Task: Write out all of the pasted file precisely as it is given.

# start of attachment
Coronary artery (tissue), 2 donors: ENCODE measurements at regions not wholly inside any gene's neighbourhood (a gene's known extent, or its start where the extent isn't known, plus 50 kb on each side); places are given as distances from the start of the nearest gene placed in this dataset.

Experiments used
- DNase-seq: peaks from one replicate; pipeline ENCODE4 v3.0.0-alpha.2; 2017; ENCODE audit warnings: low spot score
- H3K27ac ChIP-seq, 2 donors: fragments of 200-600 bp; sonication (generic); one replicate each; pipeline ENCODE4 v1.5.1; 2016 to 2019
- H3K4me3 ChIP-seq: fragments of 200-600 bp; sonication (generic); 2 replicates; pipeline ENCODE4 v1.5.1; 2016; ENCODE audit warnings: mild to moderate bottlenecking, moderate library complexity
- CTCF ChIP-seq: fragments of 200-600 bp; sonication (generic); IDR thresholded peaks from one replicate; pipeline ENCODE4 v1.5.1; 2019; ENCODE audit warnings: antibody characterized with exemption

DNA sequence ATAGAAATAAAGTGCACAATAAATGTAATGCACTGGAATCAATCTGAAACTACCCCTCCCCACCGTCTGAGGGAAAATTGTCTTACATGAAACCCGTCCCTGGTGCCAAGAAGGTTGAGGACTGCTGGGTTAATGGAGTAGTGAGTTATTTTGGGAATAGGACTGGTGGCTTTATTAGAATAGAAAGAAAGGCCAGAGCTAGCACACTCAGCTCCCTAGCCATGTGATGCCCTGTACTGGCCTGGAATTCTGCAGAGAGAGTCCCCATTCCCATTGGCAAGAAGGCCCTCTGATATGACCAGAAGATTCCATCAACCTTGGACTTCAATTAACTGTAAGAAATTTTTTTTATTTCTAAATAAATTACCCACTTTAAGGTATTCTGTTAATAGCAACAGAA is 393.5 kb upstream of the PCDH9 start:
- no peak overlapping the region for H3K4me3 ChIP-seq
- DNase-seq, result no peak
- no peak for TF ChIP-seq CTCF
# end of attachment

Coronary artery (tissue), 2 donors: ENCODE measurements at regions not wholly inside any gene's neighbourhood (a gene's known extent, or its start where the extent isn't known, plus 50 kb on each side); places are given as distances from the start of the nearest gene placed in this dataset.

Experiments used
- DNase-seq: peaks from one replicate; pipeline ENCODE4 v3.0.0-alpha.2; 2017; ENCODE audit warnings: low spot score
- H3K27ac ChIP-seq, 2 donors: fragments of 200-600 bp; sonication (generic); one replicate each; pipeline ENCODE4 v1.5.1; 2016 to 2019
- H3K4me3 ChIP-seq: fragments of 200-600 bp; sonication (generic); 2 replicates; pipeline ENCODE4 v1.5.1; 2016; ENCODE audit warnings: mild to moderate bottlenecking, moderate library complexity
- CTCF ChIP-seq: fragments of 200-600 bp; sonication (generic); IDR thresholded peaks from one replicate; pipeline ENCODE4 v1.5.1; 2019; ENCODE audit warnings: antibody characterized with exemption

DNA sequence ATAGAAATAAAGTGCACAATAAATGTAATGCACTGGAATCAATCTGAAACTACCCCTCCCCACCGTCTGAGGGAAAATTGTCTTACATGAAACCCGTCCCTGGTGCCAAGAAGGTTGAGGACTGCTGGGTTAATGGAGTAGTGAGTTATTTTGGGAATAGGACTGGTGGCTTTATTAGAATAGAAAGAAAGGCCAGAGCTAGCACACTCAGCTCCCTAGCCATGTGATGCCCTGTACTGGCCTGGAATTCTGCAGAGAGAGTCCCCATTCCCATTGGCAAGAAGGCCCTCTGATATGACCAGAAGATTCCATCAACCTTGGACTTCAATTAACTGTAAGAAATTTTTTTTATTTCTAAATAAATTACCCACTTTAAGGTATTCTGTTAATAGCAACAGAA is 393.5 kb upstream of the PCDH9 start:
- no peak overlapping the region for H3K4me3 ChIP-seq
- DNase-seq, result no peak
- no peak for TF ChIP-seq CTCF